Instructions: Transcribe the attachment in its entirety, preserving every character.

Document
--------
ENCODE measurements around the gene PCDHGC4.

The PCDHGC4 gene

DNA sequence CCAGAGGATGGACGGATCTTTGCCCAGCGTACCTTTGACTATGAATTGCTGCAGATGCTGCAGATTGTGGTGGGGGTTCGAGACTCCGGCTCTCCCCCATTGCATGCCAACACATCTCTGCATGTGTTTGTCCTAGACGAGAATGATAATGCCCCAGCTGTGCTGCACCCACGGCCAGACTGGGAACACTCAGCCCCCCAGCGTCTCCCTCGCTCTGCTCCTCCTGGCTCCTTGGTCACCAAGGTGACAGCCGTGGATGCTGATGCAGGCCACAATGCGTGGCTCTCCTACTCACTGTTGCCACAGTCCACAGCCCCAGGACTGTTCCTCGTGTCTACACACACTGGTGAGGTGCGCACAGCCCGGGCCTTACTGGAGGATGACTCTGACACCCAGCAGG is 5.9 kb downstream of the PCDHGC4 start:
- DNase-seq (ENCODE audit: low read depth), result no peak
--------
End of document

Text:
ENCODE measurements around the gene PCDHGC4.

The PCDHGC4 gene

DNA sequence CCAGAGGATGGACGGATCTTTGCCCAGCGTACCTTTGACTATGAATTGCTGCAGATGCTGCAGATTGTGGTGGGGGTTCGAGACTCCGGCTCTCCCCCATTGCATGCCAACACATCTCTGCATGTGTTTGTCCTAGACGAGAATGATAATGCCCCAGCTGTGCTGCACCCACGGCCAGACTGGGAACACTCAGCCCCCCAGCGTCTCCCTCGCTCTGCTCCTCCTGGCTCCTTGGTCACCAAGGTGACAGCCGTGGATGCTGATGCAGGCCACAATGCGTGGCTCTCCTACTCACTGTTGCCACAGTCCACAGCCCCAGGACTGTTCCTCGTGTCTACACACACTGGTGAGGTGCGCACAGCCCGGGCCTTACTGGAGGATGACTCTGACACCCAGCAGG is 5.9 kb downstream of the PCDHGC4 start:
- DNase-seq (ENCODE audit: low read depth), result no peak